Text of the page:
Legislative Committee Update 

By Esther Larsen and Yorik Stevens-Wajda, Legislative Committee Co-Chairs, and Michael Shaw, Chapter Lobbyist

2018 Legislative Session Update

The 2018 Legislature opened its 60-day short session on January 8. In preparation, the Legislative Committee (LC) of the Washington Chapter of the American Planning Association with input from chapter members developed the 2018 Legislative Priorities agenda which was approved by the Board of Directors at its December 8, 2017, meeting and serves as a guiding document for LC reviews of proposed legislation. 

The weekly noon phone calls of the LC began on Friday, January 12, and as of the writing of this article, the session was nearly half over with the first policy committee cut-off date of February 2, for bills to receive hearings and pass out of their committees of origin.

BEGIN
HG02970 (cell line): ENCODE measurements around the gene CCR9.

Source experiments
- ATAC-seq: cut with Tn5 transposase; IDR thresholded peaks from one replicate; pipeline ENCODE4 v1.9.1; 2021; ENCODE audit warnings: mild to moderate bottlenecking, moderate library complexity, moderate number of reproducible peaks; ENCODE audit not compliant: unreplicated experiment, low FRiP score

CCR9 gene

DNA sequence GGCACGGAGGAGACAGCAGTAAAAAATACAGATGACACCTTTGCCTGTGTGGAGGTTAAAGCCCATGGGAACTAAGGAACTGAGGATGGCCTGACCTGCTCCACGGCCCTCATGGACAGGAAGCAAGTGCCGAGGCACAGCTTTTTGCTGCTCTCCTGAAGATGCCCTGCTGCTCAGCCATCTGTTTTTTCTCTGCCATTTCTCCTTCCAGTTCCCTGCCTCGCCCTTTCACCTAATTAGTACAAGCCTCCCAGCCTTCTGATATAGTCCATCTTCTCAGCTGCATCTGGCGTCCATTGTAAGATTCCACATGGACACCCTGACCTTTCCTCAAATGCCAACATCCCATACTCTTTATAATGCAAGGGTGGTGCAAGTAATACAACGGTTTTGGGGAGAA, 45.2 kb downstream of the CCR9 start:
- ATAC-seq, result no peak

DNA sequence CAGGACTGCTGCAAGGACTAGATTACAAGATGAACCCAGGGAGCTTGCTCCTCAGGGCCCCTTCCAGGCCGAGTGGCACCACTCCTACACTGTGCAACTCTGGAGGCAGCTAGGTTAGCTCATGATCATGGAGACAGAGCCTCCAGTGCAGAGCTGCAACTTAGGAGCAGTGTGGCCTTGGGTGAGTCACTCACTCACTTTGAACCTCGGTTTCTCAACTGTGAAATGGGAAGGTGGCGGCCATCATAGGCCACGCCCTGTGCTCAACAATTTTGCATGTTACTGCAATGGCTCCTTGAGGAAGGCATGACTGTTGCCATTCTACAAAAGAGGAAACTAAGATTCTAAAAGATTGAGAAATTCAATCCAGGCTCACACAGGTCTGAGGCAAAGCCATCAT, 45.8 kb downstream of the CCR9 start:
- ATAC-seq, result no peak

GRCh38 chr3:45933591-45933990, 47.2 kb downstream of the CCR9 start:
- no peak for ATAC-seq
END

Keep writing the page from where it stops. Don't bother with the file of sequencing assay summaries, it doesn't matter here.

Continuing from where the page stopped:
All bills that were introduced but did not pass in the 2017 long session are carried over to the 2018 short session with many of the 2018 chapter legislative priorities remaining in play. The Legislature included funding for the Road Map project in the 2017 operating budget, so the focus for the Chapter has shifted from gathering seed funding to actually implementing the early stages of that project. Chapter members interested in contributing to the chapter’s input should contact Chapter President Rick Sepler

Included in the bills carried over from 2017 were those involving the legislative response to the Hirst v. Whatcom County State Supreme Court ruling and the state’s capital budget, the fate of which was linked to Hirst legislation. During week two of the session, the Legislature passed both bills, which were signed by the Governor.